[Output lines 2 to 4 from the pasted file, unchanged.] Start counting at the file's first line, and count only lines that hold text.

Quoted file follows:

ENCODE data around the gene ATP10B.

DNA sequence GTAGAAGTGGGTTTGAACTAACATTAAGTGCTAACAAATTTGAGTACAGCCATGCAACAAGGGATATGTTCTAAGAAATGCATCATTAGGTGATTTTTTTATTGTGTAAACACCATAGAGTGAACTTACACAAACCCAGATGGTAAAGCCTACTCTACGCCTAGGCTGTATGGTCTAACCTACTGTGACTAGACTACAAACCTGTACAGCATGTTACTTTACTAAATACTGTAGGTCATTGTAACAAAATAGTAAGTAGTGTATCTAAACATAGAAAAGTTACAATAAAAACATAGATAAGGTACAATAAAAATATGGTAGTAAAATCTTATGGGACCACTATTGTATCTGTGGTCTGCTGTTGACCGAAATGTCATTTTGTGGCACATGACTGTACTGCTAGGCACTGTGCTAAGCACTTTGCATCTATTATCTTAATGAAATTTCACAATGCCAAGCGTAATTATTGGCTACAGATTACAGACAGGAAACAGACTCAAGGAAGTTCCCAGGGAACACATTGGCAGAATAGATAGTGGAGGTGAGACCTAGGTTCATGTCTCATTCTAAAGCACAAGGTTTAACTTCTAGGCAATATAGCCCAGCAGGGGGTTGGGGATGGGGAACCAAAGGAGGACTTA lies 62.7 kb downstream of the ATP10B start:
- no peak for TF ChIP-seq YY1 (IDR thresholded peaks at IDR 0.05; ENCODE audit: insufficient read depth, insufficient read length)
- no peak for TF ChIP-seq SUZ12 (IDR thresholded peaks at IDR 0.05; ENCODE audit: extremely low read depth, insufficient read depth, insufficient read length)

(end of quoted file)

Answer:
DNA sequence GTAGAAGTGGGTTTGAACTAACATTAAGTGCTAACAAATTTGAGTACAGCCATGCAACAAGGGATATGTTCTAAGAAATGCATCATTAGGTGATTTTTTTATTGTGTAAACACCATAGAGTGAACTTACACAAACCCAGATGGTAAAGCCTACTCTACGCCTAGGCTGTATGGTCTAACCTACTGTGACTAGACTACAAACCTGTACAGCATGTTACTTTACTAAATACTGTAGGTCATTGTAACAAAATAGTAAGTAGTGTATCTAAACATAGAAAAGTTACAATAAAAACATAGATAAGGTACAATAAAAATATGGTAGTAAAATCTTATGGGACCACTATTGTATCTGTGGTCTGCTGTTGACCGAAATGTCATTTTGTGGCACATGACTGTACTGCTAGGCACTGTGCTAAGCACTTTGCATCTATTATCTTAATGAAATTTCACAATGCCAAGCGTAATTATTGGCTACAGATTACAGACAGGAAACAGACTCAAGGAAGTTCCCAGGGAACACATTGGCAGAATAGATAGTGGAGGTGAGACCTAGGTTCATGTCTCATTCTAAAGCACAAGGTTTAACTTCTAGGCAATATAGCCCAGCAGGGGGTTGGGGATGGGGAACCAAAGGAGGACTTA lies 62.7 kb downstream of the ATP10B start:
- no peak for TF ChIP-seq YY1 (IDR thresholded peaks at IDR 0.05; ENCODE audit: insufficient read depth, insufficient read length)
- no peak for TF ChIP-seq SUZ12 (IDR thresholded peaks at IDR 0.05; ENCODE audit: extremely low read depth, insufficient read depth, insufficient read length)